Nano-LC-MS/MS Analysis

The digested mitochondrial proteins were sequenced using a high-throughput tandem mass spectrometer (LCQ-DECA ion trap; Thermo Finnigan) equipped with an in-house built nano-electrospray device. Samples were directly loaded onto a 10-cm × 75-μm capillary reverse-phase column packed in-house (Magic C18; Michrom BioResources, Auburn, CA) by means of a helium pressure cell. The column was previously equilibrated with solvent A (5% ACN, 0.4% acetic acid, and 0.005% HFBA). Peptides were eluted with a linear gradient from 100% solvent A to 80% solvent B (95% ACN, 0.4% acetic acid, and 0.005% HFBA) for 85 min at a flow rate of ~240 nl/min. Peptides were eluted directly into the LCQ-DECA ESI ion trap mass spectrometer capable of data-dependent acquisition. Each full MS scan was followed by two MS/MS scans of the two most intense peaks in the full MS spectrum with dynamic exclusion enabled to allow detection of less-abundant peptide ions. Mass spectrometric scan events and HPLC solvent gradients were controlled by the Xcalibur software (Thermo Finnigan). For two additional replicate analyses, 60 μg of mitochondrial proteins were analyzed by the LTQ using the same methodology as described above.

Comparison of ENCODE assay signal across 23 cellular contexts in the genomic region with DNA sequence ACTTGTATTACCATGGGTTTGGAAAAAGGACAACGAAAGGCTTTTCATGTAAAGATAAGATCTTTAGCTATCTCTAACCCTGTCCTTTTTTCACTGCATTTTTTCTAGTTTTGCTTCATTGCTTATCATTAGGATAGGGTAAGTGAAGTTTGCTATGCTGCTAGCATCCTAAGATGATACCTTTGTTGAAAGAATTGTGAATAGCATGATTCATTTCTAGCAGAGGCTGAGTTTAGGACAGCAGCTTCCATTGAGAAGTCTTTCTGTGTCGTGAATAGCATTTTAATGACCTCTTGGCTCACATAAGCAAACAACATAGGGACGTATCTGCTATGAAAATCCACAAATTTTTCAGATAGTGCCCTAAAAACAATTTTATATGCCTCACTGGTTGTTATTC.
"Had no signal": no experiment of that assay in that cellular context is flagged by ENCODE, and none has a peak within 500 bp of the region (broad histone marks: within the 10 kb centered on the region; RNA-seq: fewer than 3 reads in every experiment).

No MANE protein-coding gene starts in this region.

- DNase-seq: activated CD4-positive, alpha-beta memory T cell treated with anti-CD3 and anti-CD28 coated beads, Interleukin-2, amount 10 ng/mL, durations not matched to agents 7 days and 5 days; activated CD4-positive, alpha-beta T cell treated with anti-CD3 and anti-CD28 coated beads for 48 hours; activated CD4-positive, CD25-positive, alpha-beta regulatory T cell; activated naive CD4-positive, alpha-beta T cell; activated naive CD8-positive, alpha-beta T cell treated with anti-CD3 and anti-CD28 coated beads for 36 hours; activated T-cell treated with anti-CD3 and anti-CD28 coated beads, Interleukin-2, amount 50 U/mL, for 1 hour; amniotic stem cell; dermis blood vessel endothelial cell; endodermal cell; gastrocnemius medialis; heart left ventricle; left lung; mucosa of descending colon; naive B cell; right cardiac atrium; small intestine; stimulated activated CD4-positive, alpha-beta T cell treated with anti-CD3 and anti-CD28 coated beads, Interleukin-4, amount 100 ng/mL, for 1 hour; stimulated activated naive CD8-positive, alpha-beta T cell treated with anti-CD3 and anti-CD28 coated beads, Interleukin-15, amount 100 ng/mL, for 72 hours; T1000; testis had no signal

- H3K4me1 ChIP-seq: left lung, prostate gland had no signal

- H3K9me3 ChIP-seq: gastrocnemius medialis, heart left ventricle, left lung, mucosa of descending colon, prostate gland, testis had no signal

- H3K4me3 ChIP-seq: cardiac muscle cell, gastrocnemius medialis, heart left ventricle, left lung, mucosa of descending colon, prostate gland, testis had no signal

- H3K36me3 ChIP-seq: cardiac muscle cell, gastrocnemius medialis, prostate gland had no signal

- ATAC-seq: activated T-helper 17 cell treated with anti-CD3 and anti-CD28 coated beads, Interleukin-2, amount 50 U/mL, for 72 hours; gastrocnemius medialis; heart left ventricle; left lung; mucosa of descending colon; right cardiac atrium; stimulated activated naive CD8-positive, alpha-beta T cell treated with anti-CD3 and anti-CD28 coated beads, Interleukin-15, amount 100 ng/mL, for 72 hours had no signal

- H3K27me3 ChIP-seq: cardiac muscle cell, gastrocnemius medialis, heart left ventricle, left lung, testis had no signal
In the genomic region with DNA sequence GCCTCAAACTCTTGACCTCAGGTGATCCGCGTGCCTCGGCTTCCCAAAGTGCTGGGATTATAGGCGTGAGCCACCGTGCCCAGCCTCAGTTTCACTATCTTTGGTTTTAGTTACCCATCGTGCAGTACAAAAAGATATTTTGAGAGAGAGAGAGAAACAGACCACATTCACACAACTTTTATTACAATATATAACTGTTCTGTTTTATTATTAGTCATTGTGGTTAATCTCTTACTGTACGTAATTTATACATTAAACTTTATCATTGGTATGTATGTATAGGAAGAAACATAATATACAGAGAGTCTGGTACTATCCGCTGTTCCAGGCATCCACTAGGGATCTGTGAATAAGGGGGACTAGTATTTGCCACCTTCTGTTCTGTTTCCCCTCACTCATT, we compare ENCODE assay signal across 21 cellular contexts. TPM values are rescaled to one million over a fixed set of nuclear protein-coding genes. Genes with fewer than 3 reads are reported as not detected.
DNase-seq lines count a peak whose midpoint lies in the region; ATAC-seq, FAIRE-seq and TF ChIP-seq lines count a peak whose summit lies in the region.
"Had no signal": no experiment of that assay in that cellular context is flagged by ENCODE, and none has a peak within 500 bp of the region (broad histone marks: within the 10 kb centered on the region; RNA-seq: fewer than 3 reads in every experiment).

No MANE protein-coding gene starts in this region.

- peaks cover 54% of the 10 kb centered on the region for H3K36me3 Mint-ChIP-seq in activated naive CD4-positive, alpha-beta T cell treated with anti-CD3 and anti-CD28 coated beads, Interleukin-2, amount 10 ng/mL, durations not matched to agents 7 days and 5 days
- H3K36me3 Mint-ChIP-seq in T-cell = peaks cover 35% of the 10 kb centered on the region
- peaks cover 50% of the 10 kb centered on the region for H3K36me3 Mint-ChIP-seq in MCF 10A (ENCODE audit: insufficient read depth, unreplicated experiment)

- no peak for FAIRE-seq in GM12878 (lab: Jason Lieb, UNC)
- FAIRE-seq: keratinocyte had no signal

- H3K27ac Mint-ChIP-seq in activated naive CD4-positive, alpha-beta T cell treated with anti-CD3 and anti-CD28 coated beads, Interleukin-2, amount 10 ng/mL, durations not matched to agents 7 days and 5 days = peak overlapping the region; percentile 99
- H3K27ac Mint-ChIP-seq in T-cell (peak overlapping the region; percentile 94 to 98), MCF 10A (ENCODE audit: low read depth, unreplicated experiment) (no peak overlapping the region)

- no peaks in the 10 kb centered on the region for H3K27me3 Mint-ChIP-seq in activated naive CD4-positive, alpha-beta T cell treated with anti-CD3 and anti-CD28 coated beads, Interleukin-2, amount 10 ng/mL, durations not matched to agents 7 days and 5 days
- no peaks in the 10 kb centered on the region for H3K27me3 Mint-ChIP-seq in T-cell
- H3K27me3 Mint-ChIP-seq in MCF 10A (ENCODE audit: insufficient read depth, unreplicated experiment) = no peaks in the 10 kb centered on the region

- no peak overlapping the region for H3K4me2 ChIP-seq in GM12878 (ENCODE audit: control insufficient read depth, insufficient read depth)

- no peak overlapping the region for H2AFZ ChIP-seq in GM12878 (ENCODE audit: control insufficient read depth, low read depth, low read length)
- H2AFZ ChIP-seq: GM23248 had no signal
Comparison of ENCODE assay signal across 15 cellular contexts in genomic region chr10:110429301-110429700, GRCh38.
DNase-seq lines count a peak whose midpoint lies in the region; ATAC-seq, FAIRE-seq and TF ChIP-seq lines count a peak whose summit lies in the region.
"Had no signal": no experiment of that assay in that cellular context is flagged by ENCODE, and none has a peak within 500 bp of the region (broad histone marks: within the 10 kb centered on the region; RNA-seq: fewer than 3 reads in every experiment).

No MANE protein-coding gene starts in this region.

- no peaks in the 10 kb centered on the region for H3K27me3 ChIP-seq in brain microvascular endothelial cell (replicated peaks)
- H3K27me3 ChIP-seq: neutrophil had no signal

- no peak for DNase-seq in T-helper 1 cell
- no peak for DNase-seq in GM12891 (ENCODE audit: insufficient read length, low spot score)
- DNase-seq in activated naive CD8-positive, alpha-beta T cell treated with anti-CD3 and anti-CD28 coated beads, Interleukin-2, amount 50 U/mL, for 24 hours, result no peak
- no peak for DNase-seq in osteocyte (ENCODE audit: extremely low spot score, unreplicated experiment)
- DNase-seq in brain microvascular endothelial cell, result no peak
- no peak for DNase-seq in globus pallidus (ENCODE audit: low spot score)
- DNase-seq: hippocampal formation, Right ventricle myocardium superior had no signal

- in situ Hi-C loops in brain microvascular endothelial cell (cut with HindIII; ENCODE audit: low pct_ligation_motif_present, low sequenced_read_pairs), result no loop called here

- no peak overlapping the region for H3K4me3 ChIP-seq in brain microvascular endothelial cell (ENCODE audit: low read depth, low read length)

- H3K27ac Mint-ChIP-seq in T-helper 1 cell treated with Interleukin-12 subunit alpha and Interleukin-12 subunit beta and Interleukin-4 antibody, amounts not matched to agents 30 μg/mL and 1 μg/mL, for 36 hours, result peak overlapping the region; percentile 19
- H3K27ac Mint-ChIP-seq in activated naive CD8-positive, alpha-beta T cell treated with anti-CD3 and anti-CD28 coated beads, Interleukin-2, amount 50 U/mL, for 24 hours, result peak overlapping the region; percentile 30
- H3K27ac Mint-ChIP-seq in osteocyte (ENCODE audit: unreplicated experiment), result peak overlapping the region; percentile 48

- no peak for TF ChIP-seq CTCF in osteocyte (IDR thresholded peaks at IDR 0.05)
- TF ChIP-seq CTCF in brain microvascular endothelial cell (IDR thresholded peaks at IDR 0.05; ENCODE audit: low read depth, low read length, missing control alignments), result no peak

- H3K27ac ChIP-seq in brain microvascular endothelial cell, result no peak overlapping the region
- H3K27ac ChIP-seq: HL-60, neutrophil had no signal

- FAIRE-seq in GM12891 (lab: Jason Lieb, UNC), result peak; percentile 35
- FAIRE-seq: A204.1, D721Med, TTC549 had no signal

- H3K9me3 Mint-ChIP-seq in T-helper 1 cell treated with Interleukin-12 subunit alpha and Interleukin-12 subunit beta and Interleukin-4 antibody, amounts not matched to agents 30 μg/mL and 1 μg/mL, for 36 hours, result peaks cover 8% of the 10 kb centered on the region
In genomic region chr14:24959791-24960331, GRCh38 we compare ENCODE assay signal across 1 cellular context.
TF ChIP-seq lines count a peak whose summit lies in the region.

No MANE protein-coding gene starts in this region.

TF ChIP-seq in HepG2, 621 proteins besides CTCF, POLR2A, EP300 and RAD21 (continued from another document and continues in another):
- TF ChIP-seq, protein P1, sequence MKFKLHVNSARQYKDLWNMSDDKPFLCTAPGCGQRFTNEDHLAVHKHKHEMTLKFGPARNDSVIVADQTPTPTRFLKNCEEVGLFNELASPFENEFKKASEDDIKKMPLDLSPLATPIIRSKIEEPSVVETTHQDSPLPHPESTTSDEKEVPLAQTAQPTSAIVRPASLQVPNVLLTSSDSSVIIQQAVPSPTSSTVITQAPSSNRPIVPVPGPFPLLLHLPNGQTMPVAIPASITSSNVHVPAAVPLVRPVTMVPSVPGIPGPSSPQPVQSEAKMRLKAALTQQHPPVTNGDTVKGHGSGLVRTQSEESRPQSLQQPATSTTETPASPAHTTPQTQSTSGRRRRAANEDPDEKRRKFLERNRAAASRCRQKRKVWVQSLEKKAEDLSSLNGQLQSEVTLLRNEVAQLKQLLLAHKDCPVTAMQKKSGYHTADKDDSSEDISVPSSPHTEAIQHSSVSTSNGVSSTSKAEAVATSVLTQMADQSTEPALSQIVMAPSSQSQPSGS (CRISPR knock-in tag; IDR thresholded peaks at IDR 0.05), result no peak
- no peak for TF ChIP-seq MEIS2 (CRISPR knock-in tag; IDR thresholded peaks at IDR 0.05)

Analysis of MS/MS Data

A total of 32,298 MS/MS spectra were collected from 22 nano-LC-MS/MS runs and were searched against a human nonredundant protein database from the National Cancer Institute (human.nci) protein database using the SEQUEST algorithm running on a 32 node Linux cluster (21). Search parameters used included provision for both unmodified and oxidized (+16 Da) methi-onine at a mass tolerance ±1.5 Da with proteolytic enzyme trypsin specified. SEQUEST output files were automatically submitted to PeptideProphet for statistical data modeling and generation of computed probability (Pcomp) scores for each peptide assigned by SEQUEST (22). The PeptideProphet-generated output files were filtered with Pcomp ≥0.85 using INTERACT (51). In addition to the Pcomp scores, SEQUEST Xcorr, ΔCn scores, and the spectra of each of the peptides were carefully examined. Furthermore, the molecular masses of identified proteins from each of the gel slices were systematically compared with each other, with gel slices that are adjacent, and with the molecular mass standards. Protein identifications that are outside of the acceptable molecular mass range or peptides that match to were excluded. After these filtering steps, we attempted to validate all of the identified proteins including the single-hit proteins by two independent purifications of mitochondria from Jurkat cells followed by the GeLC-MS/MS procedure using the LTQ Ion trap mass spectrometer. This filtering steps and validation experiments allowed the identification of 3,490 peptides among which 2,618 were unique peptides.